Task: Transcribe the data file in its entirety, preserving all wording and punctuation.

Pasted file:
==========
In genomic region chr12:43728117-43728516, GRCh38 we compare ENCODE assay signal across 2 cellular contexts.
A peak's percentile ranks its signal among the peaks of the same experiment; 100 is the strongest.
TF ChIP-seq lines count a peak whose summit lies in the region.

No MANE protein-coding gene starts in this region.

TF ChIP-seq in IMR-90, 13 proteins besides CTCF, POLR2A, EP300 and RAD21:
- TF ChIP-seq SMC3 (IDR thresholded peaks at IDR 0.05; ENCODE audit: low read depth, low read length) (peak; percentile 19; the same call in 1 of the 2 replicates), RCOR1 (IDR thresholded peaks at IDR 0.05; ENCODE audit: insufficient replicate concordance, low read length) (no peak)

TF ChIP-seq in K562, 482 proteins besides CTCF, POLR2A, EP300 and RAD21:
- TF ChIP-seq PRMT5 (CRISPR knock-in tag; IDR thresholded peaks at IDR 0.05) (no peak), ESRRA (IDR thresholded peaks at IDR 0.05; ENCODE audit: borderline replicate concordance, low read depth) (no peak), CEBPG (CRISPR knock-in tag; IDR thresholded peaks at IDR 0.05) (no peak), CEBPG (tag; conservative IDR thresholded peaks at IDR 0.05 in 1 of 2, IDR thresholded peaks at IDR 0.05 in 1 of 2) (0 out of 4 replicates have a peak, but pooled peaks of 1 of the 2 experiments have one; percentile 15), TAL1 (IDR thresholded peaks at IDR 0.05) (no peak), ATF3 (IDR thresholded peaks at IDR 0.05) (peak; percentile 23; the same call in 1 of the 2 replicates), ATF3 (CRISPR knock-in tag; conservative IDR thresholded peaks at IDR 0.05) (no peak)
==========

In genomic region chr12:43728117-43728516, GRCh38 we compare ENCODE assay signal across 2 cellular contexts.
A peak's percentile ranks its signal among the peaks of the same experiment; 100 is the strongest.
TF ChIP-seq lines count a peak whose summit lies in the region.

No MANE protein-coding gene starts in this region.

TF ChIP-seq in IMR-90, 13 proteins besides CTCF, POLR2A, EP300 and RAD21:
- TF ChIP-seq SMC3 (IDR thresholded peaks at IDR 0.05; ENCODE audit: low read depth, low read length) (peak; percentile 19; the same call in 1 of the 2 replicates), RCOR1 (IDR thresholded peaks at IDR 0.05; ENCODE audit: insufficient replicate concordance, low read length) (no peak)

TF ChIP-seq in K562, 482 proteins besides CTCF, POLR2A, EP300 and RAD21:
- TF ChIP-seq PRMT5 (CRISPR knock-in tag; IDR thresholded peaks at IDR 0.05) (no peak), ESRRA (IDR thresholded peaks at IDR 0.05; ENCODE audit: borderline replicate concordance, low read depth) (no peak), CEBPG (CRISPR knock-in tag; IDR thresholded peaks at IDR 0.05) (no peak), CEBPG (tag; conservative IDR thresholded peaks at IDR 0.05 in 1 of 2, IDR thresholded peaks at IDR 0.05 in 1 of 2) (0 out of 4 replicates have a peak, but pooled peaks of 1 of the 2 experiments have one; percentile 15), TAL1 (IDR thresholded peaks at IDR 0.05) (no peak), ATF3 (IDR thresholded peaks at IDR 0.05) (peak; percentile 23; the same call in 1 of the 2 replicates), ATF3 (CRISPR knock-in tag; conservative IDR thresholded peaks at IDR 0.05) (no peak)